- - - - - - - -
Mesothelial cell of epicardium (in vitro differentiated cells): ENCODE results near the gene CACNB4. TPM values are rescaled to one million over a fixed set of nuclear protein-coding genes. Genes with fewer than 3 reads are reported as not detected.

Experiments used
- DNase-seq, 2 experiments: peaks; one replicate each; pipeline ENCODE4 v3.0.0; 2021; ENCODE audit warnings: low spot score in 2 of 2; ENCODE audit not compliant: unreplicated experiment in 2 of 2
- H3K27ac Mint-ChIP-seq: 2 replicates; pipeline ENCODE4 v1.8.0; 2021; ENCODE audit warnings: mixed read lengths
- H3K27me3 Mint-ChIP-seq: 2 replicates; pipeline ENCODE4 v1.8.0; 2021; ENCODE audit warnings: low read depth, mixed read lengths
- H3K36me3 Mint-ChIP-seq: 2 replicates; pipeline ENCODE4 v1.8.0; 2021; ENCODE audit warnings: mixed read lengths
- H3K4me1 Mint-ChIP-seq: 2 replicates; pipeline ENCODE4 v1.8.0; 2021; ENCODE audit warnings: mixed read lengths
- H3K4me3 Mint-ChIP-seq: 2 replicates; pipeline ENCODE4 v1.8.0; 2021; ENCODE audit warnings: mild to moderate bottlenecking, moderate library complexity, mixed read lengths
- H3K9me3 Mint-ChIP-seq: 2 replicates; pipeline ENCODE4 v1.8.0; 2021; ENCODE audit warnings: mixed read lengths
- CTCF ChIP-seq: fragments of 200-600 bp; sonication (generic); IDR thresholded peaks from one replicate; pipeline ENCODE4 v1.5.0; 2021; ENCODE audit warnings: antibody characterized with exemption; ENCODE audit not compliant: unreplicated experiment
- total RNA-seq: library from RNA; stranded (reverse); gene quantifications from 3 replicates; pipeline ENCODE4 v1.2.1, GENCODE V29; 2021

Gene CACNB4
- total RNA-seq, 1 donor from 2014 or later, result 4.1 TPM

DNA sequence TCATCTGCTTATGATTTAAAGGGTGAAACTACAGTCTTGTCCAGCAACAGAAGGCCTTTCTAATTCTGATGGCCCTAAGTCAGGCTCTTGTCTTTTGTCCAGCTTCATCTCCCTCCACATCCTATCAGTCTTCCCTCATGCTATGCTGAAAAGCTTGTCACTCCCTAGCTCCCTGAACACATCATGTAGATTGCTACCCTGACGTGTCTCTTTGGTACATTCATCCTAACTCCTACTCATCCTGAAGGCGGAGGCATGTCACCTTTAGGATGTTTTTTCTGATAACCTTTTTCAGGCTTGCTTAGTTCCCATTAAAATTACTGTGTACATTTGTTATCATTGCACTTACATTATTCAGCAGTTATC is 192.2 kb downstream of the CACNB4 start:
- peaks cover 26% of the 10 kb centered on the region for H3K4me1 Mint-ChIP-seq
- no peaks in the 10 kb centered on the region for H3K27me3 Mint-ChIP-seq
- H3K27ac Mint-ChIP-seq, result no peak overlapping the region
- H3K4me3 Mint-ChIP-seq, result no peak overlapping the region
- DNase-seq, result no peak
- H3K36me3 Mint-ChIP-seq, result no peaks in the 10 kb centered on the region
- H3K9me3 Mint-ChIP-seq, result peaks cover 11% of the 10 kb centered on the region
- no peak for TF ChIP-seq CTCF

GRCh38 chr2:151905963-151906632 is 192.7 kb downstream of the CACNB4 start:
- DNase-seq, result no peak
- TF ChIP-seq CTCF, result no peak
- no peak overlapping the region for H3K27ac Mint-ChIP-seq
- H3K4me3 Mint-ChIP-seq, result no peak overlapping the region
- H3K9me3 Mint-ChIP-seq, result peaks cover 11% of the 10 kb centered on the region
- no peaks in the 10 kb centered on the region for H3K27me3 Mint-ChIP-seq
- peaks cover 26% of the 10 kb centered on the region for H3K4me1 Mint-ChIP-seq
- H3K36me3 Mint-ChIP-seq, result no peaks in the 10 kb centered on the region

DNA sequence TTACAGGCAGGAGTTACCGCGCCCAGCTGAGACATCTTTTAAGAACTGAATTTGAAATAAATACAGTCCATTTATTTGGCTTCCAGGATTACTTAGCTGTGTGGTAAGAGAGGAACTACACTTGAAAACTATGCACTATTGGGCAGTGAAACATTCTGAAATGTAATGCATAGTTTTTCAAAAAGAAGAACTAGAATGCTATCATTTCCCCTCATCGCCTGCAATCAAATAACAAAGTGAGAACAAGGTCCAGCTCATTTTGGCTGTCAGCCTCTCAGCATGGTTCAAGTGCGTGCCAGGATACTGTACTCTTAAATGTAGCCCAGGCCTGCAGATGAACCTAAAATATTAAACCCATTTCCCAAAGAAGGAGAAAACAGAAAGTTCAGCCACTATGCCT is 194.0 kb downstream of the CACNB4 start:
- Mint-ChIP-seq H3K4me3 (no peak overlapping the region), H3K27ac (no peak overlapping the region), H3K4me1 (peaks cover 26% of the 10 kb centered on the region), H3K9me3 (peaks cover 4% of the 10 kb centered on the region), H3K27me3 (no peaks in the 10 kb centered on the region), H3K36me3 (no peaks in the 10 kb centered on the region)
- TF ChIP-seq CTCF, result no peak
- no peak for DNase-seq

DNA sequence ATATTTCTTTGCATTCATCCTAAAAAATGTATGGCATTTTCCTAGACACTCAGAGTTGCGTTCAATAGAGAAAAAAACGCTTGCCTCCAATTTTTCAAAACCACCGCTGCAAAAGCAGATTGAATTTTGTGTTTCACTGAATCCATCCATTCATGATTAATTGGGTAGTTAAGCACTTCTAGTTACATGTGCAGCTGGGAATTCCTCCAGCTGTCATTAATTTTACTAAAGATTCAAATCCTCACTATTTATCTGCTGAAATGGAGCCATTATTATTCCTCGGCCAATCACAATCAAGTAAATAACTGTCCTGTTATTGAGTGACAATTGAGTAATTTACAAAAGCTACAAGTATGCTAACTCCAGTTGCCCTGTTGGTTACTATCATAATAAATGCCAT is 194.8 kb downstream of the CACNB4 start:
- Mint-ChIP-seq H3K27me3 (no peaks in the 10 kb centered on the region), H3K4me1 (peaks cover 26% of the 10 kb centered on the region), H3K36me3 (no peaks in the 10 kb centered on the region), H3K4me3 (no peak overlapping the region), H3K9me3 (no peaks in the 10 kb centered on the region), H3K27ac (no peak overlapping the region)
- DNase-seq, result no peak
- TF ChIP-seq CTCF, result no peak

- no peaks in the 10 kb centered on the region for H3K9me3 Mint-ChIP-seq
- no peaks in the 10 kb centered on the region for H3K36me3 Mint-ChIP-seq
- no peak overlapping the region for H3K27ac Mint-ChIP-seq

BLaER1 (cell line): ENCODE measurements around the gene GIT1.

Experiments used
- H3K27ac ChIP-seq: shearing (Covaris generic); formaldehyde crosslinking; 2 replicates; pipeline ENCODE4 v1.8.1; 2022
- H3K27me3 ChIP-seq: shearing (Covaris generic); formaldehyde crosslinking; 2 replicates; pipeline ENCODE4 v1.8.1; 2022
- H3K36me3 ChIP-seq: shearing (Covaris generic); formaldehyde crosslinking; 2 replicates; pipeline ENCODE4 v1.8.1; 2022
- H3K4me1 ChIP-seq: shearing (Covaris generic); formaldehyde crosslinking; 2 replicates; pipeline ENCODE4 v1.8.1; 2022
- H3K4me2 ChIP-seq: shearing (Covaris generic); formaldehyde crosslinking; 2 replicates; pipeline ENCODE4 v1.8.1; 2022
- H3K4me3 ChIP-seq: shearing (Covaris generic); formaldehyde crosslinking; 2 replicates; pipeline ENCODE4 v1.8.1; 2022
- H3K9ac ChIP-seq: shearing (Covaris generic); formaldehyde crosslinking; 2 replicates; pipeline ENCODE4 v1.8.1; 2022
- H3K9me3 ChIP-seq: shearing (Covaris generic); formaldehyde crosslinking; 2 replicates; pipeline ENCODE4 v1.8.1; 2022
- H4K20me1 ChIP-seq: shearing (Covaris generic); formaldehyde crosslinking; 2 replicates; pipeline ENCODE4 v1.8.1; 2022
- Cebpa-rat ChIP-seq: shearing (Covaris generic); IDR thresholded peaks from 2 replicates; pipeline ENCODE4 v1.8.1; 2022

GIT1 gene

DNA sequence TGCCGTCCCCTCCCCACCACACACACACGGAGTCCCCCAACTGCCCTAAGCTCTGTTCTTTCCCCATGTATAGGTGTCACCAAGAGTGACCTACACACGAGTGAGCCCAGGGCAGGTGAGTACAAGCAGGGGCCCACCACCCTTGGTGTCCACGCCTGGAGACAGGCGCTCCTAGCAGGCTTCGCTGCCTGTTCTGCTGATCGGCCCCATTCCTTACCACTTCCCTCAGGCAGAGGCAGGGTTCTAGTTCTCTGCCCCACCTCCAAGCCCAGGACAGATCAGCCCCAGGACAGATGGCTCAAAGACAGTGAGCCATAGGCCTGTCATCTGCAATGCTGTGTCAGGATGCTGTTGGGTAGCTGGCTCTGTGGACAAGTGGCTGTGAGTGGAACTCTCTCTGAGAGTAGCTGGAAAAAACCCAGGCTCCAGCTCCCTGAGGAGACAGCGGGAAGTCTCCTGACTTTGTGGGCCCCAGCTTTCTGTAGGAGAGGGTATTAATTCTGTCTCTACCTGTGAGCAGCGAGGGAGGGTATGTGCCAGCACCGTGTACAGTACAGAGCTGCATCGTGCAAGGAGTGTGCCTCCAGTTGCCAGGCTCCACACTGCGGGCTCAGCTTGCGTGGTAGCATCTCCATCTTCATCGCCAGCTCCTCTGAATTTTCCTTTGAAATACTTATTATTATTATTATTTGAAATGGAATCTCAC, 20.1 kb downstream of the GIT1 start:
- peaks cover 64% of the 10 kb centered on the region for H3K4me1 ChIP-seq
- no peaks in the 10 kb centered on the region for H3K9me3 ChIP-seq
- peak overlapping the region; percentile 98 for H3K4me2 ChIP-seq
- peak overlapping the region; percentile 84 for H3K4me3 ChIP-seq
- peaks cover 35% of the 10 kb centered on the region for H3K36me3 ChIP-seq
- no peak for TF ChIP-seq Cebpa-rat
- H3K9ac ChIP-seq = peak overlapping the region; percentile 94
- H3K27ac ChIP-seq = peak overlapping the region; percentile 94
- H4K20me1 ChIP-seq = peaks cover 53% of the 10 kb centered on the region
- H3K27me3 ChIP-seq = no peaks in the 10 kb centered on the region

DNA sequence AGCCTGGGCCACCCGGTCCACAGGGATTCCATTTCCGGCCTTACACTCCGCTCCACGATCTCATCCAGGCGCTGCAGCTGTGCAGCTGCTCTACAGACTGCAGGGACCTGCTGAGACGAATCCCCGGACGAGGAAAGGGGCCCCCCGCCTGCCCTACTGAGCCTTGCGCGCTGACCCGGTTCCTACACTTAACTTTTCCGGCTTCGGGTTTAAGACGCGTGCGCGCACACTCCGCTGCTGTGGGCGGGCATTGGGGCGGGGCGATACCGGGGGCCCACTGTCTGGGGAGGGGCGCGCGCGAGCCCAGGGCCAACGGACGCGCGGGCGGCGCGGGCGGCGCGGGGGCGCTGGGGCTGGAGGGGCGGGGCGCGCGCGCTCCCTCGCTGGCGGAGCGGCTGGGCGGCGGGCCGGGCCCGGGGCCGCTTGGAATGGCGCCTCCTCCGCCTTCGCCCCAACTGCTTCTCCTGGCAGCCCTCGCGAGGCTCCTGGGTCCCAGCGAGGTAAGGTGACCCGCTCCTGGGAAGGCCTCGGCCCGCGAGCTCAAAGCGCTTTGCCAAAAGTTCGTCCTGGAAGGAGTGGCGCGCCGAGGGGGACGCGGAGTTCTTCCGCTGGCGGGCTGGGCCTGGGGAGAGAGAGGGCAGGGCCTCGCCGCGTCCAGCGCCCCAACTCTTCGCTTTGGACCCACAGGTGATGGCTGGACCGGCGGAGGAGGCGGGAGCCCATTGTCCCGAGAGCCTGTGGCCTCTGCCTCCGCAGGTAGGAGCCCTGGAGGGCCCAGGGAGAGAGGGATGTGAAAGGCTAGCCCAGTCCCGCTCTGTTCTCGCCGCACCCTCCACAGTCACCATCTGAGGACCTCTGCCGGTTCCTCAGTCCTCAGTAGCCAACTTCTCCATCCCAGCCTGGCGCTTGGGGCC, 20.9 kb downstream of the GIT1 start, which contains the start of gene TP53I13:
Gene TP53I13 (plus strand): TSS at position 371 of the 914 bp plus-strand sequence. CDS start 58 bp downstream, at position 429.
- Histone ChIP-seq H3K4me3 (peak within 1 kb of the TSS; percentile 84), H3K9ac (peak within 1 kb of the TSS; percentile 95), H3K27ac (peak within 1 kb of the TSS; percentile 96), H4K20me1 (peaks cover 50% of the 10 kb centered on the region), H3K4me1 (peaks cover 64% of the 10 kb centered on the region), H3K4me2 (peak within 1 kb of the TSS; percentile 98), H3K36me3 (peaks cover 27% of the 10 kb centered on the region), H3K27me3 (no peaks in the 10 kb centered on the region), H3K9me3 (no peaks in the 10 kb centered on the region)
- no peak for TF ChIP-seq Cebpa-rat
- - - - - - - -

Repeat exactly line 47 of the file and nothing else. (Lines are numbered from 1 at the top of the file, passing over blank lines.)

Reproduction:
- H3K36me3 ChIP-seq: shearing (Covaris generic); formaldehyde crosslinking; 2 replicates; pipeline ENCODE4 v1.8.1; 2022